News Scan for Feb 26, 2015

Meningitis B vaccine recommendation
Pneumonia in kids
New antibiotic approved

ACIP recommends meningitis B vaccine for high-risk groups

The US Advisory Committee on Immunization Practices (ACIP) today voted unanimously to recommend the use of meningococcal group B vaccines in high-risk groups, such as those with low immunity and college students threatened by outbreaks.

The recommendation comes in the wake of federal approval of two serogroup B vaccines in recent months—Wyeth's Trumenba last October and Novartis's Bexsero in January.

Before those approvals, the United States had no licensed vaccine for group B meningococcal disease, though there were vaccines for the A, C, Y, and W-135 serogroups. When small outbreaks struck two campuses in 2013, the Food and Drug Administration allowed importation of group B vaccines under special rules.

In noting the ACIP's action today, Novartis officials welcomed the ACIP action but said they hope the committee will make a broader recommendation at its next meeting.

"Today's high-risk recommendation does not cover the majority of adolescents and young adults in the US, who are at risk for contracting MenB," said Andrin Oswald, head of Novartis Vaccines, in an e-mailed statement.

"The MenB cases in recent weeks at Providence College, University of Oregon and Yale University all serve as a sobering reminder of the importance to act before additional individuals contract this potentially life-threatening disease," he added. "We hope that ACIP will soon include MenB vaccines in a broader recommendation to help ensure everyone in this age range is aware of and has access to the vaccine."

Novartis officials said many colleges require students to get the vaccine for meningitis A, C, W, and Y, but a group B vaccine is not yet required.

The ACIP's recommendations are normally approved by the Centers for Disease Control and Prevention.
Related Feb 25 CIDRAP News item
Related Jan 23
CIDRAP News item


Study notes high pneumonia burden in young children

Children younger than 5 years old account for 70% of pediatric pneumonia hospitalizations and viruses are far more often to blame for pneumonia in kids than are bacteria, according to a study today in the New England Journal of Medicine.

The study, by Centers for Disease Control and Prevention (CDC) researchers, looked at data from 2,358 kids who had radiographically confirmed pneumonia in children's hospitals in Memphis, Nashville, and Salt Lake City from January 2010 to June 2012.

Among 2,222 of those who had specimens available for both bacterial and viral testing, a pathogen was detected in 1,802 (81%). One or more viruses were detected in 1,472 (66%) of these children. Bacteria were detected in 175 (8%), and bacteria and viruses were present in 155 (7%).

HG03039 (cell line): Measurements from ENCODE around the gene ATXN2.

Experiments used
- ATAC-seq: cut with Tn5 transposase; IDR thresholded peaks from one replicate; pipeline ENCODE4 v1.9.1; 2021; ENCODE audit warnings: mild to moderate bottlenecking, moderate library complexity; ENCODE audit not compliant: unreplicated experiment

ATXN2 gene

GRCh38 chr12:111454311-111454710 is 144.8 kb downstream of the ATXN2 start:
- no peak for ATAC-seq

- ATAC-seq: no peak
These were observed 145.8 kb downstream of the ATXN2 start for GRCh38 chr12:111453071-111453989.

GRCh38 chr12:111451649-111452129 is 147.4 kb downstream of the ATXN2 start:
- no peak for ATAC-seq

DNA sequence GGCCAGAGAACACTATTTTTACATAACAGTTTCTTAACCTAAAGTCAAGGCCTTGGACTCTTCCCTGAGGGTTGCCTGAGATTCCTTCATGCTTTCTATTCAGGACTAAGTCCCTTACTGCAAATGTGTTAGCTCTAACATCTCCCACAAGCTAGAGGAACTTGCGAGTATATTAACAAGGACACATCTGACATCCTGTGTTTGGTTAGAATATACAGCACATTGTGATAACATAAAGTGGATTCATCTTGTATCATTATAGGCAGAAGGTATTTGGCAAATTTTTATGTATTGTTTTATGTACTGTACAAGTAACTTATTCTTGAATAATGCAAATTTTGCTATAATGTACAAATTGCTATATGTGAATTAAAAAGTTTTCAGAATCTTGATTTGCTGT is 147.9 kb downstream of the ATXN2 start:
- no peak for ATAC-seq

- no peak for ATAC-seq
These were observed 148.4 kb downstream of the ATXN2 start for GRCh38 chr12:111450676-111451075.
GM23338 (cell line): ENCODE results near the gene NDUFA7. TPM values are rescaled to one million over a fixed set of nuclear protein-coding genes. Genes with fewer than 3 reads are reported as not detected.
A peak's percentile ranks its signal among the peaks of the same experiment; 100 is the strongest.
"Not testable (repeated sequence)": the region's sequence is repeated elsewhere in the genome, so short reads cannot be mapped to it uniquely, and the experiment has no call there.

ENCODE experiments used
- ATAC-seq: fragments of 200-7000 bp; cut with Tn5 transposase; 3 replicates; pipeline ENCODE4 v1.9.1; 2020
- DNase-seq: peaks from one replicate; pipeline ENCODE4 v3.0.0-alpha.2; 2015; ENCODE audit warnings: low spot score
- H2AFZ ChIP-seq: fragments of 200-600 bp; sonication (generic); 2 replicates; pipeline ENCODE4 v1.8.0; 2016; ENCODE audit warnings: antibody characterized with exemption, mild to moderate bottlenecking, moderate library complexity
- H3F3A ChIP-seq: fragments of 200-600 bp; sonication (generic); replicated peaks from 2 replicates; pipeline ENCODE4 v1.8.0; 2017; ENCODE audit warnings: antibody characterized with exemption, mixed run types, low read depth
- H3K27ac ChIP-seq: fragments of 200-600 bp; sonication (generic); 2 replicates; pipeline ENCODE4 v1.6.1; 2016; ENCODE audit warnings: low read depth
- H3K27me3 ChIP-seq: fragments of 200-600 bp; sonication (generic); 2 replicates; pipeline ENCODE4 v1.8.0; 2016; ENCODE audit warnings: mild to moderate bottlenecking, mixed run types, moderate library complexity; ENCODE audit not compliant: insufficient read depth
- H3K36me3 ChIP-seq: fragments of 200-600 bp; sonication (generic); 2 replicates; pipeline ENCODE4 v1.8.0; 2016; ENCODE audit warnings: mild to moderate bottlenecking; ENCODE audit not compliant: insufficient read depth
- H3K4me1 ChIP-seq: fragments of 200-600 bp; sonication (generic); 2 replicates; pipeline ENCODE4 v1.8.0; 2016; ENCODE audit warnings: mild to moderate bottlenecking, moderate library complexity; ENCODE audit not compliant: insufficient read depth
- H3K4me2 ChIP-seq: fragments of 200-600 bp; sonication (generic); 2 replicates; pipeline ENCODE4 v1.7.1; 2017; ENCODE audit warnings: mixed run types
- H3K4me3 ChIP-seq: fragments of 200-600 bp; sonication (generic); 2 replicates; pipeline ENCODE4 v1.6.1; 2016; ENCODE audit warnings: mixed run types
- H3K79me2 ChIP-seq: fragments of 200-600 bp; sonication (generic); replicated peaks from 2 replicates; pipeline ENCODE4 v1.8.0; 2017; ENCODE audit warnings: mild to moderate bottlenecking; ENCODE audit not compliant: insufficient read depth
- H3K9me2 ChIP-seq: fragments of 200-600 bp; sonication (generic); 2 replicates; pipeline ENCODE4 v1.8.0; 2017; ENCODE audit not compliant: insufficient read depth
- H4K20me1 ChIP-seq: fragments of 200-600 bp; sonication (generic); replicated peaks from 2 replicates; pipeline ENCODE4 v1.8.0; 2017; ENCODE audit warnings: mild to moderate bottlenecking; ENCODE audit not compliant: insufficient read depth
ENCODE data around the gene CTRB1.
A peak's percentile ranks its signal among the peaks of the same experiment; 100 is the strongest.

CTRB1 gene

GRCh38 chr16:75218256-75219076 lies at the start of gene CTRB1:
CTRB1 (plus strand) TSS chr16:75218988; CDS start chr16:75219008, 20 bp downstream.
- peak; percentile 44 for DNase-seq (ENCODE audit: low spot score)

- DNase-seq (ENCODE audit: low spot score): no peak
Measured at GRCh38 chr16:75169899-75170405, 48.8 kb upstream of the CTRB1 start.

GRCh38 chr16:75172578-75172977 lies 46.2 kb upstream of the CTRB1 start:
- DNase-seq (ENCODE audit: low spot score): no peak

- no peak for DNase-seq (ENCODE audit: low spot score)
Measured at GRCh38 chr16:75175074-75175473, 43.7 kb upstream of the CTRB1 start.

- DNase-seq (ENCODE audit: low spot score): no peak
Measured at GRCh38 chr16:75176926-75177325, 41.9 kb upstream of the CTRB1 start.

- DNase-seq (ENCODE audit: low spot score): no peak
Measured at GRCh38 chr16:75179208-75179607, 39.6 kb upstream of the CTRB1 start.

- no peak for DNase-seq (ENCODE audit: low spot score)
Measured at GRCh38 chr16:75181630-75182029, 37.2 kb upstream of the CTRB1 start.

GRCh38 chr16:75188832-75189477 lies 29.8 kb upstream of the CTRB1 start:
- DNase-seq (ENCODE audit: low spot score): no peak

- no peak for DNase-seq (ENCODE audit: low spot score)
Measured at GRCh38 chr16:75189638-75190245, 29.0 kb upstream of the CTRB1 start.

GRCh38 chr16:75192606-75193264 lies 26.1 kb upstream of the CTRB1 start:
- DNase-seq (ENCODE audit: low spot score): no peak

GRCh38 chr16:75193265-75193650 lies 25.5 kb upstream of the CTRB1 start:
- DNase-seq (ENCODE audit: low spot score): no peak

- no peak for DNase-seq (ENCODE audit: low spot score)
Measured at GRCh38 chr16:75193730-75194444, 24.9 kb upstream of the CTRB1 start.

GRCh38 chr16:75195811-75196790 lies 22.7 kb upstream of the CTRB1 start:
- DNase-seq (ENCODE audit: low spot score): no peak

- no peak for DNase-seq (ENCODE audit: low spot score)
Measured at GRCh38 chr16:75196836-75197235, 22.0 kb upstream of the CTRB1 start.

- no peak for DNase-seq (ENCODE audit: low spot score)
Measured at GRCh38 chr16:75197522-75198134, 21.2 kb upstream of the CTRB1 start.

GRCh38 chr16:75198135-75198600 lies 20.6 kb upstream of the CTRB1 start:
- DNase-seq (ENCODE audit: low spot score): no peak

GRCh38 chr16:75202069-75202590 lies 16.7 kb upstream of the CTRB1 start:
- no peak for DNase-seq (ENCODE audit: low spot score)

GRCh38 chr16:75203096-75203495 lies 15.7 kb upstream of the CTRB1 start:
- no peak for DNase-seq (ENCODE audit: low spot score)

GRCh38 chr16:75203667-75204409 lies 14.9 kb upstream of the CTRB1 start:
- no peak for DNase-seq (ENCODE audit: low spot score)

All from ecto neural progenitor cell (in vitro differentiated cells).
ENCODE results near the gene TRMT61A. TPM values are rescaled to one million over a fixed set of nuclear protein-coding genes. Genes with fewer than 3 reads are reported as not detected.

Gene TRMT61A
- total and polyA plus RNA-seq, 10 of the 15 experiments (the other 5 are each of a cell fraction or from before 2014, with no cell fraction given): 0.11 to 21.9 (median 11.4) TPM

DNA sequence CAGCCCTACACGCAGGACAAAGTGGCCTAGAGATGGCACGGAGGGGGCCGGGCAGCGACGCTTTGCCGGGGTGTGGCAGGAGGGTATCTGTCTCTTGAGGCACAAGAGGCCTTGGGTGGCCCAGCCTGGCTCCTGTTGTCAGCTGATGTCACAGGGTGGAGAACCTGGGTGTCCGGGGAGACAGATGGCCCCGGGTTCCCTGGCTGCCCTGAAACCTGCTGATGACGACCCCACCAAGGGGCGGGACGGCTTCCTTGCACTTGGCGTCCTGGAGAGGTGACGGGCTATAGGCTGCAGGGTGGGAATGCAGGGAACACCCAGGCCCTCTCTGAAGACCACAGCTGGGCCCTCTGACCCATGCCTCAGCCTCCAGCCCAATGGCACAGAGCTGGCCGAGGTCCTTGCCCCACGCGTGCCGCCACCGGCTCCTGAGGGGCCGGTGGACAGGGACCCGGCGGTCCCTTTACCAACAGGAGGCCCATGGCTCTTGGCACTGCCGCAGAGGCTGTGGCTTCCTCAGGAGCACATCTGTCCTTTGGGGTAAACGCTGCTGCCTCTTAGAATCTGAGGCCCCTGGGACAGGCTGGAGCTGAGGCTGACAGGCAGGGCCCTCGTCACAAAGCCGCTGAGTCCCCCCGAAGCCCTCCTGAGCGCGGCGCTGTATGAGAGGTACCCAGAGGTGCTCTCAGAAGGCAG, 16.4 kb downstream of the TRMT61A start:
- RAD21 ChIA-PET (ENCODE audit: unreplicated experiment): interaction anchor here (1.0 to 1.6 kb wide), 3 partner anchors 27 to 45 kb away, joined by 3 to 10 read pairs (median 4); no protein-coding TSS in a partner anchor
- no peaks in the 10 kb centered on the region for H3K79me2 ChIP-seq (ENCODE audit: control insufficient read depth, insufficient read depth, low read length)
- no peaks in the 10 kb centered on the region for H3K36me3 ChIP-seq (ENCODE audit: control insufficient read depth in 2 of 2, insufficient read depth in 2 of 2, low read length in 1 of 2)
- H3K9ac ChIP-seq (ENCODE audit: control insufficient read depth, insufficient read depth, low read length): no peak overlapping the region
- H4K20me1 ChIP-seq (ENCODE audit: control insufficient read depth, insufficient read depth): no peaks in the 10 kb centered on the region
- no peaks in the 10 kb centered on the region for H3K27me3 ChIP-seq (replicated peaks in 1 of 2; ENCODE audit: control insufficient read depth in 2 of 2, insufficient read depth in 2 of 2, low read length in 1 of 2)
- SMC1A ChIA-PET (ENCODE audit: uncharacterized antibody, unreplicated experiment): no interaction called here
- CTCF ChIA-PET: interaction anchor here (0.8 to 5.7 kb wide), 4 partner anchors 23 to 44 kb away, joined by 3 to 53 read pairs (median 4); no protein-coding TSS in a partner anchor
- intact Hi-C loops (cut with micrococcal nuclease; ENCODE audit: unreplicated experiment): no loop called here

The researchers estimated an annual pneumonia incidence of 15.7 per 10,000 children. If that number were projected to a US population of roughly 74 million kids, it would mean more than 116,000 children are hospitalized each year from pneumonia in the United States. The highest incidence was among children younger than 2 years old (62.2/10,000).

Respiratory syncytial virus (RSV), which was found in 28% of specimens, was the most common pathogen detected, followed by rhinovirus (27%) and human metapneumovirus (HMPV, 13%). RSV, adenovirus, and HMPV were more common in children younger than 5 compared with older children, while the reverse was true for Mycoplasma pneumoniae.

Coauthor Andrew Pavia, MD, chief of pediatric infectious diseases at the University of Utah School of Medicine, said in a university press release, "Our results are consistent with previous findings, and support continuing immunization efforts to maintain the reduction in bacterial pneumonia."

CDC Director Tom Frieden, MD, MPH, said in a CDC news release, "This ground-breaking study shows how badly we need faster, less-expensive diagnostic tests for doctors to accurately diagnose the cause of pneumonia so they can effectively treat it." He said that the annual hospital cost of pneumonia in US children is about $1 billion.
Feb 26 N Engl J Med abstract
Feb 25 University of Utah press release
Feb 25 CDC news release


FDA approves new antibiotic, Avycaz

Today the US Food and Drug Administration (FDA) approved Avycaz (ceftazidime-avibactam), a new antibiotic, to treat adults who have limited or no alternative treatment options. The specific conditions the drug is approved for are complicated intra-abdominal infections, in which the agent is used in combination with metronidazole, and complicated urinary tract infections, including pyelonephritis, a type of kidney infection.

Avycaz is a fixed-combination drug containing ceftazidime, a previously approved cephalosporin, and avibactam, a new beta-lactamase inhibitor, the FDA said in a press release.

"It is important that the use of Avycaz be reserved [for] situations when there are limited or no alternative antibacterial drugs for treating a patient's infection," said the FDA's Edward Cox, MD, MPH.

Avycaz is the fifth approved antibacterial designated as a Qualified Infectious Disease Product (QIDP), the agency said. A QIDP is given to antibiotics to treat serious infections, and the designation allowed Avycaz an expedited review process.
Feb 26 FDA press release


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